Meet Maidy Cordova from Guatemala


Maidy Cordova is born in Guatemala on January 11th 1990. She founded Ecosinergia on April 22th 2009. She has worked with young leaders building the first youth water platform throughout the country, Guatemala’s Water and Youth Movement (GWYM), based on the universal right to access safe water in quantity and quality for all. In 2010 she was elected as the National Representative of the GWYM.
On the 2012-2013 period, she acted at the state university as her faculty’s student representative in the Steering Board. She worked with students associations and various organizations to coordinate environmental projects involving young people from all the campus.

What is your motivation in water sector?

In Guatemala, water is one of the fourth vital elements of the mayan worldview which governs life itself in our pachamama.
I focus my energy to contribute on the hydric sphere, because water represents eath’s bloodstream, who feeds all the beings that inhabit it; it is our conscience’s essence, the element that brings us life and allows us to live worthily.
The work on the international youth network is encouraging because it has allowed me to share experiences with leaders from around the world, elaborate declaratory statements, and formulate projects that are simultaneously implemented in our homeland.

What project/campaign/work related to water sector you are leading?

In 2013 acting as a vowel in my faculty, has allowed me to support the diffusion of the state’s university project focused on reducing the water footprint within the central campus, which consists on reusing its wastewater, that it is treated and then used for garden and green area watering on campus. And so by this method, the water footprint is reduced on campus while also diminishing fertilizer consumption, because the treated water already contains several fertilizing compounds.
Next year’s vision is focused on replicating the pilot project in the rural communities, aproaching authorities and community leaders of Guatemala’s Dry Corridor located on the east, central, and pacific coast. The Erratic rainny season has provoqued arid land, and thus sowing and food cropping is almost impossible on such area, because of this, it is considered one of the areas with the highest rates of malnutrition.
The reforesting program allows to regain the fertile land as a first step, and use the treated water for irrigation, afterwards the dry corridor can be enabled to plant fruit trees to achieve food security for the communities and stabilize the sustain of such land, involving people to influence on water thematic and specific water reuse.

What are your success, failures and learning?

We the young people can relay on our universities to elaborate broad scope projects, and we can also participate and get involved on existing projects supporting them in all its phases in order to empower them and make them successful.
With the project’s diffusion we achieved that many students want to get involved, and this produced the vision’s growth, until the pilot phase could be achieved for the dry corridor.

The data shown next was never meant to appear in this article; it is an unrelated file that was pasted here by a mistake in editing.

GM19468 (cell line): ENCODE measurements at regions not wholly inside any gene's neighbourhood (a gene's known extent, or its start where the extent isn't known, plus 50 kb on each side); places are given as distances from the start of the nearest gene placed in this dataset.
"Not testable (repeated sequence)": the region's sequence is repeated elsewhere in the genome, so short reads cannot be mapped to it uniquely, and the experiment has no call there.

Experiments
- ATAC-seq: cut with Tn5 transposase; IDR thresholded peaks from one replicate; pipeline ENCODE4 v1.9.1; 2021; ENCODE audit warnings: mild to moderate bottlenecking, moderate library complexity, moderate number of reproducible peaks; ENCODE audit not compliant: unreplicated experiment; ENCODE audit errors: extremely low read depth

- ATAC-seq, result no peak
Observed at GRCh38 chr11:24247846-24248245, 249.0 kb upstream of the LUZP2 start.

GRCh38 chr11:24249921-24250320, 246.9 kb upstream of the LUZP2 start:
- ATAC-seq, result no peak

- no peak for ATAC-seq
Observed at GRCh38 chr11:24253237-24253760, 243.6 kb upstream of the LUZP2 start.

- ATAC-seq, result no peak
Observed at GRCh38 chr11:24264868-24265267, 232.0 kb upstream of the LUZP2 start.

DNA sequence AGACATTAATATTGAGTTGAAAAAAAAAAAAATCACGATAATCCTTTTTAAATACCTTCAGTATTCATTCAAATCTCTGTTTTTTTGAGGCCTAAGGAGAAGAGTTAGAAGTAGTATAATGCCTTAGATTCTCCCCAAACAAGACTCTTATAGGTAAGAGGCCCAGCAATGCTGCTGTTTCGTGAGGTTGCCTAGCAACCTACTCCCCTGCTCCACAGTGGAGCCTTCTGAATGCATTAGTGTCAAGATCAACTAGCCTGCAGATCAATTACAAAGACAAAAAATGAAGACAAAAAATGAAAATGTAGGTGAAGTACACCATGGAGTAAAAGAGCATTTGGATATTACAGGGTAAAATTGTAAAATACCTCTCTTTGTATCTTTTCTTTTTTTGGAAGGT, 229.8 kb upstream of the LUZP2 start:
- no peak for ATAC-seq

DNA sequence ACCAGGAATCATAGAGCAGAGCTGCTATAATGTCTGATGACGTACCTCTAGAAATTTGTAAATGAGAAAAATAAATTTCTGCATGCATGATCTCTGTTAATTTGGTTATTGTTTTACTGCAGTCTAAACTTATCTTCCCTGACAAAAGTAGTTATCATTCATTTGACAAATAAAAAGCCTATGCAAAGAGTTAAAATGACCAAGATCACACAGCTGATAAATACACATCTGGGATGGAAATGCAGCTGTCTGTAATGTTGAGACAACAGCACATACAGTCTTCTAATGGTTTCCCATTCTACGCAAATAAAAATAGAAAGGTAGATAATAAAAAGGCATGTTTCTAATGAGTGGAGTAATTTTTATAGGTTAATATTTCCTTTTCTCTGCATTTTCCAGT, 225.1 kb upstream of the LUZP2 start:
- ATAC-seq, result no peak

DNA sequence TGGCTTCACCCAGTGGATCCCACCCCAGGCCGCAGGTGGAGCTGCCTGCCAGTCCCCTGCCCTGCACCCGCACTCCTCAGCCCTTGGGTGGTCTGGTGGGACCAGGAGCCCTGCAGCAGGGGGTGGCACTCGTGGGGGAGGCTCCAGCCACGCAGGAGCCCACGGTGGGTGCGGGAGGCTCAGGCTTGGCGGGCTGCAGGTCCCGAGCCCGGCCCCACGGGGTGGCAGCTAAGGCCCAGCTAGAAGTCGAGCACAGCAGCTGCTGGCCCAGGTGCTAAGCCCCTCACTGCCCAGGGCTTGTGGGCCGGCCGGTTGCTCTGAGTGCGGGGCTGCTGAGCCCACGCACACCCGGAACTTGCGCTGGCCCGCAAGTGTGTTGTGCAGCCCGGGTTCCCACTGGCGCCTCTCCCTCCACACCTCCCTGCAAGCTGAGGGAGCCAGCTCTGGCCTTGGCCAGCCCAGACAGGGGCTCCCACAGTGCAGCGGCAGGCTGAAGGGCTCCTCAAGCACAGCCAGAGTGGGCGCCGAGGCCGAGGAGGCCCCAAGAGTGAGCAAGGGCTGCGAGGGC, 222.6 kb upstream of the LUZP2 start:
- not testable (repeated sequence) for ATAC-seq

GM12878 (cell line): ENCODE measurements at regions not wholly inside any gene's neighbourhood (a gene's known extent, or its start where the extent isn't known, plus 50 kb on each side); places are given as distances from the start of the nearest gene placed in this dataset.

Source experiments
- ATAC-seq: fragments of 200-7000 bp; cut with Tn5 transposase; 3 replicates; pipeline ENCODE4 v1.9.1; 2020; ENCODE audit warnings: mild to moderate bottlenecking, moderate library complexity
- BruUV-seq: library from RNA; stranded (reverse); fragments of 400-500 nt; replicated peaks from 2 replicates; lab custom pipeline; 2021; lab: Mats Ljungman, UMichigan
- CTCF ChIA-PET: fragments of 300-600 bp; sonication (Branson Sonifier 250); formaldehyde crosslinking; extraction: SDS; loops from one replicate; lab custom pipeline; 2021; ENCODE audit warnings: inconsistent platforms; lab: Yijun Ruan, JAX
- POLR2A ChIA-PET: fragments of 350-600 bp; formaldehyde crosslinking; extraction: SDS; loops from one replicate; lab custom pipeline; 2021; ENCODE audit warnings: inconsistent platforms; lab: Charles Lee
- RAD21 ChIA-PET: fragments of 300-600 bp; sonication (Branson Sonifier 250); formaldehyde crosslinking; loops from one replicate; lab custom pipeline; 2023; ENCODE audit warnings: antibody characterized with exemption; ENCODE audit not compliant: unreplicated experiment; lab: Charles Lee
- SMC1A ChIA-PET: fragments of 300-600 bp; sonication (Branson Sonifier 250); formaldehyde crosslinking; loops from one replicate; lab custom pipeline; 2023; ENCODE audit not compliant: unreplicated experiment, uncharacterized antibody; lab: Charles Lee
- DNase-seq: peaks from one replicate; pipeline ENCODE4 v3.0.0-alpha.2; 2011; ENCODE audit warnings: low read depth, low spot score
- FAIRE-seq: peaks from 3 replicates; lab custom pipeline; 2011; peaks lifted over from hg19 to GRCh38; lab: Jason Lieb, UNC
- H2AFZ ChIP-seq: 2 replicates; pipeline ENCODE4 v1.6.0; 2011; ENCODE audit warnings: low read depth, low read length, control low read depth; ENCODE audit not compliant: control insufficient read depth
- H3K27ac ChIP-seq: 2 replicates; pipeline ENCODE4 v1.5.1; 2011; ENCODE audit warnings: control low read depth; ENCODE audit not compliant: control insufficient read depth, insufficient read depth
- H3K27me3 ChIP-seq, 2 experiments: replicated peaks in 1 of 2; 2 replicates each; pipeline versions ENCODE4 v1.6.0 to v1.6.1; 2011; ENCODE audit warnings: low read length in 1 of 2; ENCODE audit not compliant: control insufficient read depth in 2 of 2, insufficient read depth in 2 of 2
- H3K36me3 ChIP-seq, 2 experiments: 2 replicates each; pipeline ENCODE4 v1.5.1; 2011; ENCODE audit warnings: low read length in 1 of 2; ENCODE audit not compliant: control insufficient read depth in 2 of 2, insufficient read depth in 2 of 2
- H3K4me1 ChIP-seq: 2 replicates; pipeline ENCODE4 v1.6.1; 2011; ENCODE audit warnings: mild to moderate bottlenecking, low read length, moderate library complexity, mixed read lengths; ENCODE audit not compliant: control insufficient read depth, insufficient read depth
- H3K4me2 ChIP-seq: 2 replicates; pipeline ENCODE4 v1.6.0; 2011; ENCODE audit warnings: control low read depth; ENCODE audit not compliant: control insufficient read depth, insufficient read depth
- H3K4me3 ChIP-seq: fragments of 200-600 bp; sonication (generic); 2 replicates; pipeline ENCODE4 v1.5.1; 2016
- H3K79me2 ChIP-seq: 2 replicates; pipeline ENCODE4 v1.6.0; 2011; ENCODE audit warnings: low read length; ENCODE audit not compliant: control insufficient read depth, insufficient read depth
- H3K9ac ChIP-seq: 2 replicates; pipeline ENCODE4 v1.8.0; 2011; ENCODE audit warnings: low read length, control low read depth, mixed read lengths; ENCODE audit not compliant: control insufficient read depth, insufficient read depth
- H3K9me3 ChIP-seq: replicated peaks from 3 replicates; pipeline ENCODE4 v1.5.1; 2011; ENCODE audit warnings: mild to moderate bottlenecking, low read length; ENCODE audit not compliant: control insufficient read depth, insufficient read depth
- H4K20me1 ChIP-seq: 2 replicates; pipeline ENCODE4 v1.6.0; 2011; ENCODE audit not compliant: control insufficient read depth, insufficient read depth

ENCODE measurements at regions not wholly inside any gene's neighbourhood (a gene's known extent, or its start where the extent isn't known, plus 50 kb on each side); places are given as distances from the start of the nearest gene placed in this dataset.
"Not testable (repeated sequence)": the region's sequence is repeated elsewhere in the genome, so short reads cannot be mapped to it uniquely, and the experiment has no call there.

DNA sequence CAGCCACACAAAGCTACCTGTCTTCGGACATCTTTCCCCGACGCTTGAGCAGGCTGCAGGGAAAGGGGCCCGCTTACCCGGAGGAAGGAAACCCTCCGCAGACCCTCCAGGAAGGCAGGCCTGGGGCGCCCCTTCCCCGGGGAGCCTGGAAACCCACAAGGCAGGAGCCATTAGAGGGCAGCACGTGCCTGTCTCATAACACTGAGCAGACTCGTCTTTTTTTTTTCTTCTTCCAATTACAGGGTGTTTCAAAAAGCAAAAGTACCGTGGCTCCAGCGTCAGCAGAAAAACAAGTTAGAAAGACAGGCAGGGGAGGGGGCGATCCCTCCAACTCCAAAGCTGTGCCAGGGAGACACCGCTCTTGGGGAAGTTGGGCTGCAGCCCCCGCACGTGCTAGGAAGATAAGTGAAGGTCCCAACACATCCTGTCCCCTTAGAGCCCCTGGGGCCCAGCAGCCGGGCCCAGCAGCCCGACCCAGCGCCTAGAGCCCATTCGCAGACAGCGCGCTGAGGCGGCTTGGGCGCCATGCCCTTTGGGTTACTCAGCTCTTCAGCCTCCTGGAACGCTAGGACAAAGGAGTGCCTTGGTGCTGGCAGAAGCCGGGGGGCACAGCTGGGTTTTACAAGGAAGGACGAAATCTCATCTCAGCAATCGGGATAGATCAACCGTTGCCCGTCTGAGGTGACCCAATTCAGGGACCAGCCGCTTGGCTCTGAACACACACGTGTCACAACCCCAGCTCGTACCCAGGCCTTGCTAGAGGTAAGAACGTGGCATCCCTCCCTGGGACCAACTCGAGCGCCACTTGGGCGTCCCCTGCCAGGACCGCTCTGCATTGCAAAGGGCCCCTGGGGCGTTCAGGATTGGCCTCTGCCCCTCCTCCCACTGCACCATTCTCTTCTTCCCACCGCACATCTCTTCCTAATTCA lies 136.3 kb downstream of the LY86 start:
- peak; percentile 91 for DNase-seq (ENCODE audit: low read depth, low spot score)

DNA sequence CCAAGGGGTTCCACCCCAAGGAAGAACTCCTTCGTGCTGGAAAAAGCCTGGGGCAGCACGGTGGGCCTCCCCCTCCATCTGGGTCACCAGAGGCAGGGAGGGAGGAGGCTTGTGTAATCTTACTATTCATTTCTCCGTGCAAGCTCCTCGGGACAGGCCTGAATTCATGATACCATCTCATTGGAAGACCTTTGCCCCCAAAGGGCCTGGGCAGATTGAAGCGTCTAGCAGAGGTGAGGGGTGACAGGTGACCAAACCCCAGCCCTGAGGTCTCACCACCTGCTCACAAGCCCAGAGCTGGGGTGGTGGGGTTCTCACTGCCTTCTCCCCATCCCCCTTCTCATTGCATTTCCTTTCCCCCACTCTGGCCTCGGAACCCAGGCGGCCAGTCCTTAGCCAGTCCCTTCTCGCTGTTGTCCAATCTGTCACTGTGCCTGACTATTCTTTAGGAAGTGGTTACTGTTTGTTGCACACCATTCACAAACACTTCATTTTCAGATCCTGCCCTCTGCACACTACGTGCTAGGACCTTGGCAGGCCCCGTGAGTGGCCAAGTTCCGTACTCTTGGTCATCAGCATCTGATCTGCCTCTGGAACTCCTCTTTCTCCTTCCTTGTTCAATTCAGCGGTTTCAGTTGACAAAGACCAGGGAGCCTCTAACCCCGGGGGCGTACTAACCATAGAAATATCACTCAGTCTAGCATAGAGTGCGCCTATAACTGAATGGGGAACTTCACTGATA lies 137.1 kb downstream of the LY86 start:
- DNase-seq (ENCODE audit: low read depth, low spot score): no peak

One of the limitations is the financial support, because the simple fact that is to think, plan and carry out a project in the city or rural communities, involve expenses on transportation, alimentation, tools, and support material to make the approach in the rural communities, that must be planned our throughout the year with a certain amount of time, so it can be successfully carried out, and the places to visit we must approach them several times to build a bond and diffuse the projects to develop in their areas.
Among the lessons learned, there is the importance on the institutional support for the high reach projects development and success.
An elemental fact is to learn always from everybody, for which we have to carefully listen unregarding their age, gender and occupation. The youth’s critical thinking can construct a further reach for what it is written on paper, because this will generate future project phases until it spreads at a national level.

What do you think is greatest water related challenge in your region and how can it be addressed?

Body water’s surface contamination represents an enourmous challenge, because of the wastewater without treatment and pesticides discharge into them. Provoquing serious consequences on people’s health and for the ecosystem, producing an increment of groundwater usage and depletion of water reserves. Therefore a portion of the population won’t have access to potable water, and diarrheal diseases will increase significantly putting at risk the public health.
Such issue can be addressed through multidisciplinary, interagency, and intergenerational work, building and strengthening synergies in the youth sector, rural communities, municipalities, government, non-governmental organizations and the professionals involved on such matter; so that alltogether we can achieve our main goal for the wellbeing of our city and communities, creating an efficient water treatment system that can prevent surface contamination because of the discharge to the fresh water bodies; an education program is also a key success factor, focused on the proper use of pesticides.

What message you want to share with other water youth leaders?

Cheer up young people and never give up! We must continue working together and persevere, so we will dropwise fill the glass of sphere’s water synergy and we will see concrete and measurable results.

Our young people generation around the world is being empowered, and we the young people have changed our consciousness sharing a fresh water culture, we all are water and by it we are united.

Together we can build a better and sustainable world!